The Centre for International Business History

Relative Academic Pay

The knowledge based economy is seen as key to UK and European competitiveness. The provision and development of an internationally competitive higher education sector, with high quality teachers and researchers, is acknowledged as central to building such a "knowledge economy". To maintain the quality of higher education, it is obviously critical to attract a high calibre of worker into the sector. Whether HE is an attractive career option depends in practice on how the pay and non-pecuniary benefits of jobs in HE compare to other types of professional jobs elsewhere in the economy. In joint research with Anna Vignoles, from the Institute for Education, University of London, Dr Walker shows that Academics are underpaid and overworked compared with other graduate professions – and this is likely to have consequences for the quality of UK degrees. Media coverage of this work is contained in Guardian, 'For Love of Lecturing', Tuesday April 10th 2007; Financial Times, 'Pay Puts Quality of Academics at Risk', Tuesday April 10th 2007; Times Higher Education Supplement, 'Academics Hit Jackpot in Educational Careers Stakes', April 13th 2007, People Management, April 19th 2007.

Themes

The recent industrial action taken by the Association of University Teachers (AUT) has given the issue of academic pay high prominence in the UK press. There appears to be a remarkable consensus that higher education academic salaries are too low, relative to other groups of workers in the UK, and that this is leading to an academic 'brain drain'. There is concern that this in turn will result in lower quality higher education, as universities fail to attract the 'brightest and the best'. To rise above the rhetoric, there is a pressing need for robust evidence on relative academic salaries. In this paper, we compare the salaries of Higher Education teaching professionals in the United Kingdom with those of other comparable professionals. We offer evidence on relative salaries in HE academia over the last decade or so and we compare academic salaries to a range of different comparator groups, including some specific occupational groupings that one might view as more similar, in terms of unobserved characteristics, to academics. We then consider the extent to which the gap between the earnings of HE academics and that of other occupations is attributable to differences in the characteristics of academics, for example the fact that they are more highly educated on average, or to differences in the price paid for a given set of characteristics. We conclude that HE teaching professionals earn somewhat lower earnings than most public sector graduates and do particularly poorly compared to most other comparable professionals; they also work longer hours than most. In particular, academic earnings compare poorly to those in the legal professions, consultants physicians and dental practitioners (across both the public and private sectors). On the other hand, there are groups of public sector workers that do worse than HE academics, and in particular FE academics earn significantly less.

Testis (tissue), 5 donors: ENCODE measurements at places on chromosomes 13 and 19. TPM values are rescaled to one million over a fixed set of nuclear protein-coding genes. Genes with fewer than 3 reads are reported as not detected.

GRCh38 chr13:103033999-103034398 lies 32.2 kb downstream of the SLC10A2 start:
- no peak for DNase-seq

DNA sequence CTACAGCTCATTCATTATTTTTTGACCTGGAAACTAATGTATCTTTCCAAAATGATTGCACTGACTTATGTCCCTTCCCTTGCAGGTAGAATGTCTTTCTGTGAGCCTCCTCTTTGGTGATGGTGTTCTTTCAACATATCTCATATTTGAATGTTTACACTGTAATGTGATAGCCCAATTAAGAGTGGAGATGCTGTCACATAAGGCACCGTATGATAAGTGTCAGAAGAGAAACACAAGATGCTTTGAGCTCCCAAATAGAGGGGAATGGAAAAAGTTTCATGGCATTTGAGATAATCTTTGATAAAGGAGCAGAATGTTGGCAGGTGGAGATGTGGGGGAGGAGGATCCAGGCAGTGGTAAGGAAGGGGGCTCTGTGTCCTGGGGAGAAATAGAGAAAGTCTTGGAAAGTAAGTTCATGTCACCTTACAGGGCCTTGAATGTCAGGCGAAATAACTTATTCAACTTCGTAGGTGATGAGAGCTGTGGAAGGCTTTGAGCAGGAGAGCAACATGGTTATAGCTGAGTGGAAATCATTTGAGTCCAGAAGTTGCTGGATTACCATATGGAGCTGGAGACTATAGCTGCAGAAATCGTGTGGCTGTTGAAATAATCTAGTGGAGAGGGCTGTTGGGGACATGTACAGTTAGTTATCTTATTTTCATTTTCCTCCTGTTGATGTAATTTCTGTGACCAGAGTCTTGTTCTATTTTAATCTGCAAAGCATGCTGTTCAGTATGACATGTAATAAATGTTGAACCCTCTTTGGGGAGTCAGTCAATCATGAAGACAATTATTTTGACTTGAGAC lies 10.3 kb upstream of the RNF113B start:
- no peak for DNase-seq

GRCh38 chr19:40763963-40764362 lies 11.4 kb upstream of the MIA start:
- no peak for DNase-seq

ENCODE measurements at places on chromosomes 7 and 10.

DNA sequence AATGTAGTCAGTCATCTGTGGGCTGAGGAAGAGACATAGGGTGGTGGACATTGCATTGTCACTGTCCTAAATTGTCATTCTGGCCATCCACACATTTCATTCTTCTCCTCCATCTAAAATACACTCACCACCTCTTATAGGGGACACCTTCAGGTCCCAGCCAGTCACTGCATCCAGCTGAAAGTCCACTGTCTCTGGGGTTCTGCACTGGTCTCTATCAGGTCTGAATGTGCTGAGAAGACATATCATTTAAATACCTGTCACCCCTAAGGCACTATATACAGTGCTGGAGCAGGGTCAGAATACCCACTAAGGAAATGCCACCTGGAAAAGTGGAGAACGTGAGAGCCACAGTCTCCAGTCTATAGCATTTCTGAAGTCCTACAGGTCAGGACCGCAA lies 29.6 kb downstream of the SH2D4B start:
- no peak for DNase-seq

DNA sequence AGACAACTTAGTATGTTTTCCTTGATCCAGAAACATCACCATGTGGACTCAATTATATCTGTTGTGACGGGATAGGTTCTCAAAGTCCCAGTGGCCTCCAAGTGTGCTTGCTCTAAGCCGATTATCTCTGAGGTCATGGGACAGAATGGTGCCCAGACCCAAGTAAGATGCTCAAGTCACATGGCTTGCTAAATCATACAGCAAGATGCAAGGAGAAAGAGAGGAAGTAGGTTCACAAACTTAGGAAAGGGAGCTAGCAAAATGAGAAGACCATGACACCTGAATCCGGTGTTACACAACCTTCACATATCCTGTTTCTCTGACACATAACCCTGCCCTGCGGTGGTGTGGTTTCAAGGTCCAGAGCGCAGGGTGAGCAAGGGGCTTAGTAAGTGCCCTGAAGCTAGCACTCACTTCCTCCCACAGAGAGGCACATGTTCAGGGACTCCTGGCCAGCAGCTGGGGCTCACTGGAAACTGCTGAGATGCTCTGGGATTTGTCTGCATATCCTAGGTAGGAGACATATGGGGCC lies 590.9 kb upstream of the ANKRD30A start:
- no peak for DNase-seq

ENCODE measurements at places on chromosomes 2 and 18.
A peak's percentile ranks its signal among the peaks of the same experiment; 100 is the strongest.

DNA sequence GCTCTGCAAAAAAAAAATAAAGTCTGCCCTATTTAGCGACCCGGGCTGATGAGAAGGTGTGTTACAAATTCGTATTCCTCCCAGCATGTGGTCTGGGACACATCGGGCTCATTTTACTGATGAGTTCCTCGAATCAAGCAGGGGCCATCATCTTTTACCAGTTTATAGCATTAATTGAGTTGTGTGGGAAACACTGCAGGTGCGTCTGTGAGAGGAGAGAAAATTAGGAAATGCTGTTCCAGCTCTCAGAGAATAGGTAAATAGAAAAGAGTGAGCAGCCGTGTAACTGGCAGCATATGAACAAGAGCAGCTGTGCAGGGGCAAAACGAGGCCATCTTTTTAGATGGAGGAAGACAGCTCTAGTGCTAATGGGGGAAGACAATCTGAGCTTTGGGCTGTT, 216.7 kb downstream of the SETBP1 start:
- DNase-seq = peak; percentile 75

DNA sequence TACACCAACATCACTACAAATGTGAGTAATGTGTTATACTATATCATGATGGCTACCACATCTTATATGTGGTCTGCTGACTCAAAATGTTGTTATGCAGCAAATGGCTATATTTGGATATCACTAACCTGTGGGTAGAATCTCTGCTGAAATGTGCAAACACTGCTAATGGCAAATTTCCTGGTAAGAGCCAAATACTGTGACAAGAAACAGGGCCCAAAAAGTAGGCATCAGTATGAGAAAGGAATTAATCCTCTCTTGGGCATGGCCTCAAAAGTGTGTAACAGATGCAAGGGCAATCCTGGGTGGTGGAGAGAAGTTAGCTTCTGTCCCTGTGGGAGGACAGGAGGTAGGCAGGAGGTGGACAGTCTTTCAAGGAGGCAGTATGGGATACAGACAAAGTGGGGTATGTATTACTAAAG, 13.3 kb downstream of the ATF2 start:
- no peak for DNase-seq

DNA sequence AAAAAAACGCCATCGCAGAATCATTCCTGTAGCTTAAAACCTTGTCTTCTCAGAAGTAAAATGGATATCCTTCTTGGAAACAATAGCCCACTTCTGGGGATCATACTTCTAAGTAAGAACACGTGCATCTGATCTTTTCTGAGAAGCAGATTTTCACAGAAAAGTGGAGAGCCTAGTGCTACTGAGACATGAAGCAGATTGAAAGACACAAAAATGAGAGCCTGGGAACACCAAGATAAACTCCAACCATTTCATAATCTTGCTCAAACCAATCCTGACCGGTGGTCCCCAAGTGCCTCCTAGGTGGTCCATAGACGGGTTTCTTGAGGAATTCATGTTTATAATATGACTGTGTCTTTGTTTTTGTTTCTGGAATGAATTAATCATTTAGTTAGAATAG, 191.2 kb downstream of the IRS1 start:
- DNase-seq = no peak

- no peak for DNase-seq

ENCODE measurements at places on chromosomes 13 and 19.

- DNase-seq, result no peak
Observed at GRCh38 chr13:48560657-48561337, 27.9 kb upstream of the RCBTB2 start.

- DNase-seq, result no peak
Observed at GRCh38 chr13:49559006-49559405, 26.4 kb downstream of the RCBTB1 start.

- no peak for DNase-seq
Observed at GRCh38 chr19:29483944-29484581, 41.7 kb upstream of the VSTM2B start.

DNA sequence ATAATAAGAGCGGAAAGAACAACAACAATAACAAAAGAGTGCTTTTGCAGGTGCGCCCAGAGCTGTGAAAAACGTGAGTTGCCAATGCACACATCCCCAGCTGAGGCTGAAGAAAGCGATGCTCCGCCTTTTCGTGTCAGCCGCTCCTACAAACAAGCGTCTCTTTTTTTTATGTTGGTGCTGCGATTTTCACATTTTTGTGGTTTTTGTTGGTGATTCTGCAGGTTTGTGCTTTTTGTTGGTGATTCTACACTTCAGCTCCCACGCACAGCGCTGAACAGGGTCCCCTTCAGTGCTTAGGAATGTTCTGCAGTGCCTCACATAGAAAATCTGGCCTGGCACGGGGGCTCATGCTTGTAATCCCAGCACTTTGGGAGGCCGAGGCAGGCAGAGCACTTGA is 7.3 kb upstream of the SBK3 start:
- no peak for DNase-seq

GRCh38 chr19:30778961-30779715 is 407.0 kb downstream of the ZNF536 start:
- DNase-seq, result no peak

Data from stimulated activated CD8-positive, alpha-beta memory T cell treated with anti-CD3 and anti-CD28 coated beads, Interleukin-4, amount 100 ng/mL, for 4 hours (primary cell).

Outputs to date

  • Walker, James T., Vignoles, Anna and Mark Collins (2010), ‘Higher Education Academic Salaries in the UK’, Oxford Economic Papers, 62 (1): 12-35.
  • James Walker , Anna Vignoles and MarkCollins,(2007), Higher Education Academic Salaries in the UK, Centre for the Economics of Education Working Paper Series (CEEDP0075), London School of Economics
  • Higher Education Academic Salaries in the UK - sensitivity analysis
Contact image

For more information please contact Valerie Woodley, International Business and Strategy School Administrator by email at v.woodley@henley.ac.uk or by phone on +44 (0) 118 378 7667.